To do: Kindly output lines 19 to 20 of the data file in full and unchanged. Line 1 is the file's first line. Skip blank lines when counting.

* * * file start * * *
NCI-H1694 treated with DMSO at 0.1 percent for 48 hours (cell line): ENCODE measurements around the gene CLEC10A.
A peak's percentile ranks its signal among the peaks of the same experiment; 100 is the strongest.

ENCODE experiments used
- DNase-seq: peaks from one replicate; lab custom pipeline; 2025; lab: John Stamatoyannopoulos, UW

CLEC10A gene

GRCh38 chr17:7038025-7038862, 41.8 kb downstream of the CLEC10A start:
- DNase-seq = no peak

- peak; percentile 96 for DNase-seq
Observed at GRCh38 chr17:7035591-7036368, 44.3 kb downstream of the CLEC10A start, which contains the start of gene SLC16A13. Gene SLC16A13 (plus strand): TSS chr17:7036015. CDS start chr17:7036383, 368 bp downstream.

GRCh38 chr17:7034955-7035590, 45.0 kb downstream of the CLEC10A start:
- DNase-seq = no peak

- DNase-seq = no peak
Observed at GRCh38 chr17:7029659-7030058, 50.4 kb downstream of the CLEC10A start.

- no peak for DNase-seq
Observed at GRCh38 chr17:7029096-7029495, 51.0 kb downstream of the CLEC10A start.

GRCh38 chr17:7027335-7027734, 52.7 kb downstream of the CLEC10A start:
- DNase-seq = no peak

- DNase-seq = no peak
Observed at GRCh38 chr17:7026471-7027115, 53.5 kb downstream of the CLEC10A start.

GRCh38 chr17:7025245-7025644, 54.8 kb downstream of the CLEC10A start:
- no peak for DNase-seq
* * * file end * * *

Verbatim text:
Observed at GRCh38 chr17:7026471-7027115, 53.5 kb downstream of the CLEC10A start.

GRCh38 chr17:7025245-7025644, 54.8 kb downstream of the CLEC10A start: